Do you remember the era when Green was King? When Green was Meatloaf and the other colors were Peter, Paul, Mary, and some nameless tour manager? When Green was Rock and Roll to the other colors’ Elevator Music? Neither do I. Stampeding Wildebeests and Spike Feeders had their fun for a while, but never really made it to the top. U/G Madness had its time in the sun, but Green was just the Stupid partner to Blue’s Wonder. No, Green has always been like the dweeby little brother who your parents insisted you bring to rock concerts. You know, the much younger sibling who drove off all the attractive girls or boys because he made them assume you were a single parent. That’s Green: Never wanted but sometimes used.
It has been said that Magic’s color pie rotates. If so, then why does Green always end up at the bottom? Perhaps surprisingly, the answer is not that Green always gets the pie’s smallest slice. In fact, even if it’s not immediately evident, Green has recently received a larger slice of the pie than any other color. In terms of versatility, today’s Green can’t be beat. Though since the loss of Desert Twister, the color has lacked the ability to destroy creatures, it possesses targeted removal for every other type of permanent. Distressing though the inability to destroy opposing creatures may be, Green’s own creatures are, at least so far as attacking and blocking goes, the most powerful in the game. What would have happened if Emperor Crocodile had been included in Alpha? Or if Silvos, Rogue Elemental and Fangren Firstborn had been around for Fires of Yavimaya?
At the same time, Mirrodin and Darksteel have given Green what look to be two staples: Troll Ascetic and Viridian Zealot. Meanwhile, 8th Edition has returned Plow Under and Creeping Mold to the fold. Green has never been better. So, why hasn’t the color gained ascendancy? What, in spite of all its promise, went wrong?
Recently, Peter Jahn Yawgmoth’s Whimsy column on flawed combos offered the following Golden Rule: "Don’t play bad cards." The logic in this statement appears irrefutable. If part of your combo is useless in itself, then you’ll have trouble whenever you draw it and not the rest of your combo. Furthermore, if this is true for instant-win combo decks, it should be doubly true for non-combo decks that actually have to go the trouble of engaging their opponents. Good decks do not contain bad cards. This is both logically unassailable and, for the moment, untrue. Standard’s most popular deck, Ravager Affinity, typically runs multiple copies of the following, apparently bad, cards: Ornithopter, Tooth of Chiss-Goria, and Welding Jar. What’s more, if one attempts to remove these cards from one’s build, even more of the deck’s choices become bad; Frogmite and Myr Enforcer are not late-game punishers. Similarly, most present Aggro decks run otherwise substandard creatures in order to abuse Skullclamp. The old logic that bad cards make bad decks no longer holds. The rules of the game have changed.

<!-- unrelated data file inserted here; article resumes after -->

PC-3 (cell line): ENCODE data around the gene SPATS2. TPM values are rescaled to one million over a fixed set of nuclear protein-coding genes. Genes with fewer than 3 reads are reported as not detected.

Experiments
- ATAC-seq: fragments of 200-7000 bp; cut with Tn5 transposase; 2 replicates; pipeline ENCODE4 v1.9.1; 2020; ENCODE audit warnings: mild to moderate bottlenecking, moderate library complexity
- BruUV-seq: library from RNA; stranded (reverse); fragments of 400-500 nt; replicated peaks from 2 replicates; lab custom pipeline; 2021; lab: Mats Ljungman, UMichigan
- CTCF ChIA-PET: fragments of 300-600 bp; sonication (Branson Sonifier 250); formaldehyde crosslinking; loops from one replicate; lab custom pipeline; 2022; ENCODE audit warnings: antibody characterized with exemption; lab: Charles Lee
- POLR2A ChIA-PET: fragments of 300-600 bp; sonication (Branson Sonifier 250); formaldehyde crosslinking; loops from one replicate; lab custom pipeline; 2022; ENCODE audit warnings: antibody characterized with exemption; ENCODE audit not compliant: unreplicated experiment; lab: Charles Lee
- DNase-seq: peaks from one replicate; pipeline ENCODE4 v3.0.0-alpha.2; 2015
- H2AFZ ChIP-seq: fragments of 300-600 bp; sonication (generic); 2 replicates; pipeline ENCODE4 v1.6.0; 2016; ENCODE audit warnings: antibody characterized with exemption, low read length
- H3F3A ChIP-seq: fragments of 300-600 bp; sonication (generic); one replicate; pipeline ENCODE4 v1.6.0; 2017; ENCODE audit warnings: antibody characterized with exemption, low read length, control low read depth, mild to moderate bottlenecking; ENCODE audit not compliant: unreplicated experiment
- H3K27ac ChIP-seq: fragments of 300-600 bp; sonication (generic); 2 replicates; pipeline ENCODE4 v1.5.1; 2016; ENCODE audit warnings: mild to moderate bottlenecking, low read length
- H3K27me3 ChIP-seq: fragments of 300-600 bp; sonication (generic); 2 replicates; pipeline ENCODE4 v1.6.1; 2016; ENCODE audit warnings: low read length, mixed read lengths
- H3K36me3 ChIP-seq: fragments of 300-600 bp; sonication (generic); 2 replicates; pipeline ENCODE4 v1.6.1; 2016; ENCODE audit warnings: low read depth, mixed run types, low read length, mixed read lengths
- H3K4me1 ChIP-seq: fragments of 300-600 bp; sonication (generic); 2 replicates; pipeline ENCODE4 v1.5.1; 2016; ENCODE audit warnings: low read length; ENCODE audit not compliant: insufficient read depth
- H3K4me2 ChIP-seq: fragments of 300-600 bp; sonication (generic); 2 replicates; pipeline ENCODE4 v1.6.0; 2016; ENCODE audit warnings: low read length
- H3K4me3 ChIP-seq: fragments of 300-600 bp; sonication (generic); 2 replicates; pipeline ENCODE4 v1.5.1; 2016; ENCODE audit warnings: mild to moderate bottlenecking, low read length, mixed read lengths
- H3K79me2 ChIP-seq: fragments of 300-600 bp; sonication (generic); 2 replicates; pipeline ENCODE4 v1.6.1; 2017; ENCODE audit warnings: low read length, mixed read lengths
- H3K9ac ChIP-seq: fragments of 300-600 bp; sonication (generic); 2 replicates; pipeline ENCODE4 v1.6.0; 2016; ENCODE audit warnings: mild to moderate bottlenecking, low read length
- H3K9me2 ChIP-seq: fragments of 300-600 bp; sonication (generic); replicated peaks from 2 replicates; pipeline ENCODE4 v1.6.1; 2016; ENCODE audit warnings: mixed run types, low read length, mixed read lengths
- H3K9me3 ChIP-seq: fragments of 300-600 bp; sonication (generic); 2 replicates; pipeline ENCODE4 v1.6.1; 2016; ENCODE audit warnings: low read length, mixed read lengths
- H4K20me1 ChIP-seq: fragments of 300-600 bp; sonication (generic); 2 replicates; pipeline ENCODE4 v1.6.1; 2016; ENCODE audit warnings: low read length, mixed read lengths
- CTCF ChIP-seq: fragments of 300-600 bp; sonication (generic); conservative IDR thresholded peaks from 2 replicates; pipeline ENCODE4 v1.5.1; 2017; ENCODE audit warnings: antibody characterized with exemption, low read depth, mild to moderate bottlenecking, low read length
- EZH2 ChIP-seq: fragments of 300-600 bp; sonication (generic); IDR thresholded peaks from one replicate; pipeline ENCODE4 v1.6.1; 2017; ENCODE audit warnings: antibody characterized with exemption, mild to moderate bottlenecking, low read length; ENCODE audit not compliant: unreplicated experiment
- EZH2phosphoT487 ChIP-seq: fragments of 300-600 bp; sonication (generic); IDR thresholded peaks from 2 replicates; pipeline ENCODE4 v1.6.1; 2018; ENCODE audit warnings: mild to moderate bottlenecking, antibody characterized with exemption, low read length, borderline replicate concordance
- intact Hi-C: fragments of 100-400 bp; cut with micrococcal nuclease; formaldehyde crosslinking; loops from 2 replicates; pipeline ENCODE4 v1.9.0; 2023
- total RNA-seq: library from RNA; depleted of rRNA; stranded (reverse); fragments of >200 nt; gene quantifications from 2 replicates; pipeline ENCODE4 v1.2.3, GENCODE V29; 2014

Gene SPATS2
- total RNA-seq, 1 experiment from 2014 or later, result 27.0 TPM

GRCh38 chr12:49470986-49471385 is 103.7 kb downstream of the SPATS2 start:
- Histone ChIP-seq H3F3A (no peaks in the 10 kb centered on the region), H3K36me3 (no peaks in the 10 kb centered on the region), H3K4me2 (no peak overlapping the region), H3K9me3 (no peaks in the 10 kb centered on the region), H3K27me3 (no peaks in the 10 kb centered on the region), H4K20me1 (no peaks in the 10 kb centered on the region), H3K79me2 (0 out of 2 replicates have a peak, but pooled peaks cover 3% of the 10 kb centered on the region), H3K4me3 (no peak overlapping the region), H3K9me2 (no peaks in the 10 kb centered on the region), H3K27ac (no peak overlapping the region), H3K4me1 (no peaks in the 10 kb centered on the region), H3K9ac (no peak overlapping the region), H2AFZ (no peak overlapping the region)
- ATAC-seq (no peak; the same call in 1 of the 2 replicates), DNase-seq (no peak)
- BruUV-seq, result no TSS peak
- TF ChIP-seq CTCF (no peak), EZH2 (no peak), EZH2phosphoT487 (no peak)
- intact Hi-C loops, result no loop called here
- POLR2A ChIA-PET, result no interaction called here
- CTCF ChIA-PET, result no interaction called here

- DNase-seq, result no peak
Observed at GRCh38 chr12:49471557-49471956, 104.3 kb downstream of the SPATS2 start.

The problem is, someone over at Wizards of the Coast forgot to inform the Research and Development team in charge of creating Green. Green’s Creeping Mold, Viridian Zealot, Viridian Shaman, and even Elvish Scrapper sit comfortably at the top of the utility scale, despite the fact that utility no longer really matters. While it is hard to argue that Ornithopter is, in fact, more efficient than Creeping Mold, it is also true that Creeping Mold is literally infinitely slower than Ornithopter, and by the time a Green deck can cast its flexible sorcery, the Affinity deck has probably already ridden its unassuming, 0/2 flyer to victory. Against Arcbound Ravager, even highly efficient Oxidize just doesn’t work, and no number of snarling, blocking beasts are sufficient to stop a well-fed Disciple of the Vault.
Green’s spectacular-looking control elements have lost value in Standard. But what about its Aggro? Surely, those same beasts that fail as blockers succeed as attackers? Not in the post-Skullclamp Aggro universe. Not in the Mono-White Control’s ten-mass-removal-spells universe either. Green has great cards with good synergy for each other, but other colors have bad cards with mind-boggling synergy for each other. On its own, Green just can’t compete.
Of course, it’s unlikely that anyone ever expected Mono-Green Control or Mono-Green Aggro decks to compete. After all, when one considers artifacts, none of today’s major decks run just a single color. The trouble is, today’s Green is less adept at working in conjunction with other colors than at any other time in Green’s history. Part of this, surely, stems from flavor considerations; artifacts are all the rage now, and Green tends to be enraged at artifacts rather in love with them. Additionally, though, a number of conflicting currents in Standard’s Green undercut the color’s effectiveness.
Regrettably, the public voted to include Birds of Paradise in 8th Edition instead of Llanowar Elves. Now, you’ll never find me claiming that Llanowar Elves is innately superior to Birds of Paradise. However, considering the Green mana-heavy commitments inherent in such powerful cards as Viridian Zealot, Troll Ascetic, Creeping Mold, Fangren Firstborn, Ravenous Baloth, Plow Under, and Silvos, Rogue Elemental, decks with Green in them are in need of quick attackers like Llanowar Elves more often than they’re missing harmless producers of non-Green mana like Birds of Paradise.